The Seasoned Ticket #45

Robert Horton is a Scarecrow board member and a longtime film critic. He will be contributing a series of “critic’s notes” to the Scarecrow blog—a chance to highlight worthy films playing locally and connecting them to the riches of Scarecrow’s collection.

A new Mike Leigh movie arrives this week, an Amazon Studios production that gives the director more money than he’s ever had to spend: $18 million, a pittance by anybody else’s standards. Peterloo is an account of the 1819 massacre of a crowd of Manchester protestors by English soldiers. Although it arrived to lukewarm reviews at festivals last fall, the film is getting a little more love during its stateside opening this month. I think it’s terrific, actually one of Leigh’s best. My review is here.

I’ve reviewed almost all of Leigh’s films since he move up from TV work to big-screen titles with 1988’s High Hopes. Here’s that review (it includes a reminiscence about how I didn’t hit it off with him in an interview setting), but I also thought I’d include a piece on one of his least-talked-about films, All or Nothing (2002). I can understand this movie’s low profile; it isn’t a fun one. But the splendid performances by Timothy Spall and Lesley Manville are worth recollecting, at least.


All or Nothing

The people in Mike Leigh’s All or Nothing perpetually greet each other with a nod and an automatic, “You all right?” The reply is invariably “Yeah, I’m all right.” It doesn’t take long for this exchange to take on a tragic tone. Things are emphatically not all right in this world, and the characters are so worn down they can’t even pause to see it.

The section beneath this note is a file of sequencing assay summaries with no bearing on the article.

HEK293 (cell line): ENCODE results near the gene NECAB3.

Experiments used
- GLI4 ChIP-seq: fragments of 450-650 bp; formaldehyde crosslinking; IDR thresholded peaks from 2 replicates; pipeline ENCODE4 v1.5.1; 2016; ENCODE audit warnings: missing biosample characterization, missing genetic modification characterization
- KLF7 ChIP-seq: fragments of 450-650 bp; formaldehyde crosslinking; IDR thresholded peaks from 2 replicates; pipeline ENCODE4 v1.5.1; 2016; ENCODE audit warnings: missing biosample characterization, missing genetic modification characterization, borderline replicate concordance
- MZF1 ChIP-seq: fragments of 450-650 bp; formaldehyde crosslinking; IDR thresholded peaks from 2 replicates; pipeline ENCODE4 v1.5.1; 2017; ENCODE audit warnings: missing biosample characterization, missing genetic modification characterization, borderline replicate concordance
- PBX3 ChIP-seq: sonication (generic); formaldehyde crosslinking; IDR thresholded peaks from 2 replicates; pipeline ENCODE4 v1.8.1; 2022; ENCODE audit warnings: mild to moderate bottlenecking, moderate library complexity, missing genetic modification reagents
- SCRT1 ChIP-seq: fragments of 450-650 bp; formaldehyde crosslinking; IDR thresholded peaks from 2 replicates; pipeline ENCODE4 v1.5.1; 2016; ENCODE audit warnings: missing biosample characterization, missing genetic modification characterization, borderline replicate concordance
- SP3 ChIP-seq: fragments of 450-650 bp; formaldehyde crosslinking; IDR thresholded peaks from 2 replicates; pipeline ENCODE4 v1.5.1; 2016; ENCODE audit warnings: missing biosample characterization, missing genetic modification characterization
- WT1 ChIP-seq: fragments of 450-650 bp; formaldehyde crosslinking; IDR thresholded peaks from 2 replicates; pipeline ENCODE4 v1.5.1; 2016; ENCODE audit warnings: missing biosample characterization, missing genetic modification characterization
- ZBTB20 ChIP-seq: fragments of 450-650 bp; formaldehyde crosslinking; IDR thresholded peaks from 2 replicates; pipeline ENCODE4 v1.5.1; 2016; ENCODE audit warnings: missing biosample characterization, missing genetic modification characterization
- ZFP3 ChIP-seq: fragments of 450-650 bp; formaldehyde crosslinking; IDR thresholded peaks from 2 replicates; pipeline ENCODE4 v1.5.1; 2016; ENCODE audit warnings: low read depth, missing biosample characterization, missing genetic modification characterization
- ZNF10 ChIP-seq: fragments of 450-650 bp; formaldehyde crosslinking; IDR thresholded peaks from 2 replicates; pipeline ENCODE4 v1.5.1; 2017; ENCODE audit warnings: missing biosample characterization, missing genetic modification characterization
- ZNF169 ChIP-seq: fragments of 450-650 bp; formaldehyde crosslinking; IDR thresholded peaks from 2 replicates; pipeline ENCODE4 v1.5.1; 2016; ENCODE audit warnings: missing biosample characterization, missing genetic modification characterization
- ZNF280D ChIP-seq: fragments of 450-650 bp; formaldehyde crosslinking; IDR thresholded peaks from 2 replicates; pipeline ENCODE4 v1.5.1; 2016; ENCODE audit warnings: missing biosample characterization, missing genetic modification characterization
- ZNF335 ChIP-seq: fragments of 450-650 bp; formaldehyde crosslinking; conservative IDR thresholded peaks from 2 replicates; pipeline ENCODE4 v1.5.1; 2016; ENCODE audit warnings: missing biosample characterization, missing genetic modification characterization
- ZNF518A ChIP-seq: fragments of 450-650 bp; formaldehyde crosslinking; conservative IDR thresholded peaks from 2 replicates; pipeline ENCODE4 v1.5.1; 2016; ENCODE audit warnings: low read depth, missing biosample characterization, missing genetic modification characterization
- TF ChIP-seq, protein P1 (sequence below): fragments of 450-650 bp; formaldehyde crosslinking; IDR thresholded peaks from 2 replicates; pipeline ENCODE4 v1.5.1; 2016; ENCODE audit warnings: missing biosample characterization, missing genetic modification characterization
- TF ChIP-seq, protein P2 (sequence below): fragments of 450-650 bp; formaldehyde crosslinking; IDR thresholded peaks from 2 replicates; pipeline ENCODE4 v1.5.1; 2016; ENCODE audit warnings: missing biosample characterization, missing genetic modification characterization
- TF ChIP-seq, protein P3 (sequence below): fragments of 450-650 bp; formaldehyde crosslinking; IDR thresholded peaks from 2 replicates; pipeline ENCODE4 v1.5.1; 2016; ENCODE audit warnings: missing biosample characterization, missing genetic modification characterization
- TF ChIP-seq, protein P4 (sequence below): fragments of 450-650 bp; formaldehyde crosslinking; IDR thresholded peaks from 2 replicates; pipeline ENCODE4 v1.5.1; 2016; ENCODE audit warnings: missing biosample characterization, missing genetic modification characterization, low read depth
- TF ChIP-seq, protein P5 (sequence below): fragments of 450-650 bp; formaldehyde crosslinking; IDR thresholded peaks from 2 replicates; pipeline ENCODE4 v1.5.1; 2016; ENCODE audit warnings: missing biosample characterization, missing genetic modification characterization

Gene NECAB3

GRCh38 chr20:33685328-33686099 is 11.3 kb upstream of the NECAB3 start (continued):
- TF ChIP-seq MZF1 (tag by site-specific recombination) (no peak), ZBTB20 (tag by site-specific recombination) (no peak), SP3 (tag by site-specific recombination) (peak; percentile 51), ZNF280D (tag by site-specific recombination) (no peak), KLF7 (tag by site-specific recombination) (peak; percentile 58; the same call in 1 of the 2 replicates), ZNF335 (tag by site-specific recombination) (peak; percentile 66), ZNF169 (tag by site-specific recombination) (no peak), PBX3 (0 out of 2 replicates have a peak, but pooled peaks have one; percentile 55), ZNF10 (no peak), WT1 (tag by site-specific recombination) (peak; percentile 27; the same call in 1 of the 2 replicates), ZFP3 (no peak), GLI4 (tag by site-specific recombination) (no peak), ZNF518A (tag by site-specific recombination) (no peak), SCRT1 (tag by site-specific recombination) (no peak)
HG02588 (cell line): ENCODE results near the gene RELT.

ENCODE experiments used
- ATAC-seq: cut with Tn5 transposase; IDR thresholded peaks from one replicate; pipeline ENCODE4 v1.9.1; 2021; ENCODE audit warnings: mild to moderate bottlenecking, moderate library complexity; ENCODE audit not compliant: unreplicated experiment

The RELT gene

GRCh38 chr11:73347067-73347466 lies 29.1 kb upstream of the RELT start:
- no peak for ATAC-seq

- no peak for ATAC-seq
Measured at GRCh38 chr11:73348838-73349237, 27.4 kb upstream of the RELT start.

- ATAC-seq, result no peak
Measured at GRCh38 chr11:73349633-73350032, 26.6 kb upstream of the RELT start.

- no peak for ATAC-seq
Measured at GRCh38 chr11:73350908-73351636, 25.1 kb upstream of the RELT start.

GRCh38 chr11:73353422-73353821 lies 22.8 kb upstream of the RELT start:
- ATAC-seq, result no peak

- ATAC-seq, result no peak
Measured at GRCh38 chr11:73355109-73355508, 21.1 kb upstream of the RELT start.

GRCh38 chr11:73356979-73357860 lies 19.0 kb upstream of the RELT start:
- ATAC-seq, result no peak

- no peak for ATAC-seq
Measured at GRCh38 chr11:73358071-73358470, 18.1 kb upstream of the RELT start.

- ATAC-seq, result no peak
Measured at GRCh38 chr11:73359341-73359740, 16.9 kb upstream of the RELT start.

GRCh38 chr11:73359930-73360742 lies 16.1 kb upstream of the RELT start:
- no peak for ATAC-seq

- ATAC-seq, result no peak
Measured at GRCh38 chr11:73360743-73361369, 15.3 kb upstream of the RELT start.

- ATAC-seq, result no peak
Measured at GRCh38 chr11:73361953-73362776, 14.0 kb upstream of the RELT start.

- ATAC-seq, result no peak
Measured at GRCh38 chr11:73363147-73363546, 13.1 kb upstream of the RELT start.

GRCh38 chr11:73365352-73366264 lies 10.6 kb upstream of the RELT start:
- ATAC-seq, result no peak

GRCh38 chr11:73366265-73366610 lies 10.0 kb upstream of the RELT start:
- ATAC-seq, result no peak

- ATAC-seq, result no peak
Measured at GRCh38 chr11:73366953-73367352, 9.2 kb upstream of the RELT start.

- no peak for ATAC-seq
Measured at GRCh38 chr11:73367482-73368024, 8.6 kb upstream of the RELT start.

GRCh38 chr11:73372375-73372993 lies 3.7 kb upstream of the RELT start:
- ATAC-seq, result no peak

After a break with the period piece Topsy-Turvy, Leigh is back in the working-class realm he has explored through most of his career, in movies such as High Hopes and Life is Sweet and the Oscar-nominated Secrets & Lies.

The people of All or Nothing inhabit a soul-deadening housing development in London. We browse across a handful of lives, but our main focus is on family of four: Phil (Timothy Spall), a slovenly cabbie, his common-law wife Penny (Lesley Manville), and their obese, depressed children, hospital attendant Rachel (Alison Garland) and do-nothing teenage son Rory (James Gordon). Phil has surrendered so completely that his philosophy consists of a passive acceptance of anything life throws at him. Penny hasn’t got a clue why Rachel is withdrawn and Rory is hostile.

When All or Nothing sticks to this quartet, it is very sad—and in the final half-hour, extraordinarily moving. The walrus-like Spall and the birdlike Manville, both veterans of Leigh’s work, are perfectly matched, and their performances are exquisite. Leigh’s ensemble approach means we also meet other characters, and they don’t come to life as clearly as the main family. A girl who gets pregnant by her brutish boyfriend, another girl whose goal is seduce any available lads in the development…these stories are more familiar and less compelling.

The overall mood creates such a portrait of depression, it’s sometimes stifling. The only person who has a spark of wisdom or life is a single mother (the superb Ruth Sheen) who invites Penny and another woman out for a night of karaoke. And even that goes bad.

Leigh’s approach with actors has always been to allow them to develop their own dialogue and storylines, and that may account for the uneven nature of All or Nothing. But when this movie is considering the tiny shifts within a family dynamic, and the breath of hope that people might be able to change their lives after a long period of deep-freeze, it is very good indeed.


Robert Horton, the longtime reviewer for the Daily Herald and Seattle Weekly, is a member of the National Society of Film Critics.

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